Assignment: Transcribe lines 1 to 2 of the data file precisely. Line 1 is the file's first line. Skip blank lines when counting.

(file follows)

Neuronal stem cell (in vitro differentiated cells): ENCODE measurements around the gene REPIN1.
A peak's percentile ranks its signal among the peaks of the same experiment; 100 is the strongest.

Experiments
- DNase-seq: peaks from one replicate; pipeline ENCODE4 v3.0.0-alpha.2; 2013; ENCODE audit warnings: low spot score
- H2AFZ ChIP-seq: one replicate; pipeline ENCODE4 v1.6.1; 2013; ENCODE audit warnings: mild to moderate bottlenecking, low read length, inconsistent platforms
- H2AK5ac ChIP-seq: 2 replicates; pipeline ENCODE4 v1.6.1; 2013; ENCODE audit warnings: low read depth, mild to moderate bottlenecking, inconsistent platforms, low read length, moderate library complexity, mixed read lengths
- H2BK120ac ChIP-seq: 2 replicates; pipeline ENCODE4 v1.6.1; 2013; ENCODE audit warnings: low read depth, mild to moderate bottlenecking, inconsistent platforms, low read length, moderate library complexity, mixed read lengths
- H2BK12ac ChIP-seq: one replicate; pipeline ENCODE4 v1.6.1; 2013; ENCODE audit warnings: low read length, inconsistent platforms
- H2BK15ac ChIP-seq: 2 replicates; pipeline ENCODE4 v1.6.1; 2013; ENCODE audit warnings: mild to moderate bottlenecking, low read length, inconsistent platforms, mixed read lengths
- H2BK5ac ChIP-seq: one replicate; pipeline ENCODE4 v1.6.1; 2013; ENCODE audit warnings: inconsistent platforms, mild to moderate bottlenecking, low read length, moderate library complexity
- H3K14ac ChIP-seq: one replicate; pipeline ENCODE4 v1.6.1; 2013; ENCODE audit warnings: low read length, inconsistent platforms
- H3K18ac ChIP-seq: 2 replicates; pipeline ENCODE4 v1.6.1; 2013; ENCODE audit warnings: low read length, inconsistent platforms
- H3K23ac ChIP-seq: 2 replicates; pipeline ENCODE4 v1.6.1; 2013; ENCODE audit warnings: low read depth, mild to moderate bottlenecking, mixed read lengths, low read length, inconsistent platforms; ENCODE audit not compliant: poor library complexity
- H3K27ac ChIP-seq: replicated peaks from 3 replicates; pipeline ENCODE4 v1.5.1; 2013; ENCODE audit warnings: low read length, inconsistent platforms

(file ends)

Neuronal stem cell (in vitro differentiated cells): ENCODE measurements around the gene REPIN1.
A peak's percentile ranks its signal among the peaks of the same experiment; 100 is the strongest.